A cheerful heart is good medicine, but a broken spirit saps a person’s strength. Proverbs 17:22 (NLT)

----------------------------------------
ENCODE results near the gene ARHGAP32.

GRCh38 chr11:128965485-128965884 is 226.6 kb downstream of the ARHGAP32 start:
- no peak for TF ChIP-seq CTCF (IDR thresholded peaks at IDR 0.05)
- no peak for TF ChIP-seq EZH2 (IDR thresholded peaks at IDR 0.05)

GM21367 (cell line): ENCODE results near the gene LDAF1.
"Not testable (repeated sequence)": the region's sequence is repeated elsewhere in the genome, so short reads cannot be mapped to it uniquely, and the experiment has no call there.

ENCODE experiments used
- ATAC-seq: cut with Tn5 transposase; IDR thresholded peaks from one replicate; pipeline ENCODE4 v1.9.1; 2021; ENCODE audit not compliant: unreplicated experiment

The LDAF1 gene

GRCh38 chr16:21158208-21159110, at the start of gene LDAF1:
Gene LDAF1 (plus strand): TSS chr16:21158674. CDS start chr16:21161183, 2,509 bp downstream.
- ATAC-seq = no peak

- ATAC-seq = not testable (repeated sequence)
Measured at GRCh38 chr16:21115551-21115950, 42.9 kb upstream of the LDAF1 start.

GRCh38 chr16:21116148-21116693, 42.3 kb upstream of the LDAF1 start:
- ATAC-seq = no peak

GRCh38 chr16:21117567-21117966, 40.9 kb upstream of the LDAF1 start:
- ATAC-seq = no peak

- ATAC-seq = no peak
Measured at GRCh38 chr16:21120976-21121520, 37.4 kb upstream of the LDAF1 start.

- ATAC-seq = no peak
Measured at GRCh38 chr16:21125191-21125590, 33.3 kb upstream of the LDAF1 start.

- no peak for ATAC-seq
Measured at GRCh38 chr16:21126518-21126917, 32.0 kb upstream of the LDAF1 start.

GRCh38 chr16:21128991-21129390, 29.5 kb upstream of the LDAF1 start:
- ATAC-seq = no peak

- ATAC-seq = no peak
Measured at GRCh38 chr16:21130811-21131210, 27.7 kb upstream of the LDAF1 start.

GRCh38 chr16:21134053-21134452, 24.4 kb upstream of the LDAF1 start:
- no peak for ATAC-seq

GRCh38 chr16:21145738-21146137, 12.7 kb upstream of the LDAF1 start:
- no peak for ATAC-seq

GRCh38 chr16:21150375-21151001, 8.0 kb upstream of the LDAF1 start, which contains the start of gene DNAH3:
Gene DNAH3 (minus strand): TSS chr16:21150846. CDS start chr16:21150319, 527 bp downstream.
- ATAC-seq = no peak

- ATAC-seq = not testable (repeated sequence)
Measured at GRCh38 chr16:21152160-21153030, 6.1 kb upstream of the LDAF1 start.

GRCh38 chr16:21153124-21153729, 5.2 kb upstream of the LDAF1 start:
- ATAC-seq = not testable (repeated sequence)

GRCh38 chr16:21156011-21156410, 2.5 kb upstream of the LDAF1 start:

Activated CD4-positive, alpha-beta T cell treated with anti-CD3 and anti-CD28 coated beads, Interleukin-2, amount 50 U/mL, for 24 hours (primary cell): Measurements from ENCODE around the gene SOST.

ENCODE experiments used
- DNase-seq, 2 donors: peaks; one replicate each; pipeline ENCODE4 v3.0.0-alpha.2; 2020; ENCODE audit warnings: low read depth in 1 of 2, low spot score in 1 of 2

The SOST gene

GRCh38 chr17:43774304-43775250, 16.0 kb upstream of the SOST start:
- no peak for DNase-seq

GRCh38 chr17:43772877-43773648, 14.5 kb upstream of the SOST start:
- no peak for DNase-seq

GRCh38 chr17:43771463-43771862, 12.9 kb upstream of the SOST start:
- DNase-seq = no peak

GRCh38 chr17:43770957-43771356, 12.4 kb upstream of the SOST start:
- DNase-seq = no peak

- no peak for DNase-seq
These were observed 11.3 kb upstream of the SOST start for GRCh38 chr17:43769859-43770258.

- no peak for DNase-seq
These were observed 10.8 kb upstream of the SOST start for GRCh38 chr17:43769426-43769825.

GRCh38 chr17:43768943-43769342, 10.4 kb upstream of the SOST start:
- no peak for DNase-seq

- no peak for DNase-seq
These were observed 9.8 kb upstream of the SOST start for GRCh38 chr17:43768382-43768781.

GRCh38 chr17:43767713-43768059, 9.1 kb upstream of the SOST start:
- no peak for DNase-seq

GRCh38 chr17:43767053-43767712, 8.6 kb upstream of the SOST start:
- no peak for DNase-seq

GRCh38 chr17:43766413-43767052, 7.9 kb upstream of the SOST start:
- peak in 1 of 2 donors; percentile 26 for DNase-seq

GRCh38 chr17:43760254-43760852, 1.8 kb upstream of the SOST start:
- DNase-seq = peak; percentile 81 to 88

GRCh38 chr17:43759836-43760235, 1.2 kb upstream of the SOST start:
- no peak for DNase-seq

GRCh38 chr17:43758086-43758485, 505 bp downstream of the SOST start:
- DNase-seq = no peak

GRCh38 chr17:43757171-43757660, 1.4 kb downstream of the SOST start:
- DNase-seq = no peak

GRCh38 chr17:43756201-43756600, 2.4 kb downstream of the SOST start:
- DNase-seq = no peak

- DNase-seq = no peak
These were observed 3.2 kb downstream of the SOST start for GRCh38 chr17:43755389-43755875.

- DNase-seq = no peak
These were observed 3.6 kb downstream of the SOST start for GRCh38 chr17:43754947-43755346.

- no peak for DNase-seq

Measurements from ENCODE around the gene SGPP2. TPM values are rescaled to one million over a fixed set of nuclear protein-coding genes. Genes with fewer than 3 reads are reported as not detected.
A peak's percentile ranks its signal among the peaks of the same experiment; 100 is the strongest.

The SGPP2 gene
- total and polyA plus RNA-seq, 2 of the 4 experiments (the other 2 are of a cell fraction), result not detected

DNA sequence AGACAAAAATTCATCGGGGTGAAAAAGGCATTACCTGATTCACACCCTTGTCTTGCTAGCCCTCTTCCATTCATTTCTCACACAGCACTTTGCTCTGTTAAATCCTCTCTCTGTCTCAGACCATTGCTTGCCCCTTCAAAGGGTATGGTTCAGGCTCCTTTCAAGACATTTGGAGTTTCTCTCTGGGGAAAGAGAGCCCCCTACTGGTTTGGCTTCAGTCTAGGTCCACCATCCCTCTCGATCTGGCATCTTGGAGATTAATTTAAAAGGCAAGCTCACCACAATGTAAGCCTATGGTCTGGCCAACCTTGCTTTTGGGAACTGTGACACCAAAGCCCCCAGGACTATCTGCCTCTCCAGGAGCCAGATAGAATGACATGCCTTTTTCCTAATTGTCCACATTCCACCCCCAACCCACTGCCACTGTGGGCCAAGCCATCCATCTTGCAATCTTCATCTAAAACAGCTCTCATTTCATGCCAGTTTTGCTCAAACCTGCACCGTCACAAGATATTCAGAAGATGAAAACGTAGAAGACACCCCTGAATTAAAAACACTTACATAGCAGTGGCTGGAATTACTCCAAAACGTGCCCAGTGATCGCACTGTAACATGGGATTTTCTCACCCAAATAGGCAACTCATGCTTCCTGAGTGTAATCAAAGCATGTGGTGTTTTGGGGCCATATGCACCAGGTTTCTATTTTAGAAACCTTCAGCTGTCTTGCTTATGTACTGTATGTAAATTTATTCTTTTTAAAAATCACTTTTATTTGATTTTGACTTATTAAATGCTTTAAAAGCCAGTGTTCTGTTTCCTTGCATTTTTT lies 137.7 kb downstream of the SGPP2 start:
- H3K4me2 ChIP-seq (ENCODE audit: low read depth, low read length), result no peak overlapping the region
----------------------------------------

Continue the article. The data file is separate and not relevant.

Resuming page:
One of the historical museums I help to oversee is located in the Village of Cortez. Cortez is one of the last real working waterfronts in the State of Florida. It was founded by fisherman from North Carolina in the 1880s and their descendants still live in Cortez and make their living from the sea. The people have worked hard to preserve their community, not just with a museum, but keeping the village’s environment as it has been for over a hundred years. They lobbied and won special zoning that allows fisherman to hang their nets and store their boats in their yards. Forming a non profit organization, they have bought historic buildings to keep them from being demolished and wetlands to keep them from being turned into condominium developments. When you go to Cortez, you can walk through upland hammocks and over bridges built by large businesses. These villagers are no dummies and have sold corporate America on bringing their administrators to Cortez to build bridges and clear trails as “team building” exercises. This summer, the village is hosting groups of children from our local Boys and Girls club every Monday afternoon. Today, I went along as the children toured a FISH House and visited the Coast Guard Station. They got a thrill out of the big freezers, the piles of ice used to keep the fish fresh on the boats and the forklifts moving boxes and bins of fish to and fro. They learned about flounder and how it has two eyes on one side, fingered bait fish and watched mullet jump. Their tour guide was the fourth generation of a fishing family, and you could see she enjoyed giving the tour as much as the children enjoyed experiencing it. From there, we walked to the Coast Guard Station where a young man and young woman told them how the kitchen was called the gallery, the dining hall, the mess, and the stairs, the ladder. They got to go onto a boat, see the electronics and the gun mount and hear about the kind of calls that the Coast Guard answers. For many of the children, this was the first time they had ever been on a boat much less one with a machine gun mount on the bow. Just as the children finished their tour, the siren rang and Coast Guardsmen poured from the building to board a boat and rescue the crew of a boat taking on water. An impressive way to end the afternoon. I kept thinking about these hardworking people, providing food for our community and the world, protecting our shores and the people who go to sea. The young woman who gave our tour had “17:22” tattooed on the back of her neck. When I asked her what it meant, she said, it referred to Proverbs 17:22. What a fitting verse for someone in such serious work. No matter what our jobs, we can choose between strength giving joy and strength sapping bitterness.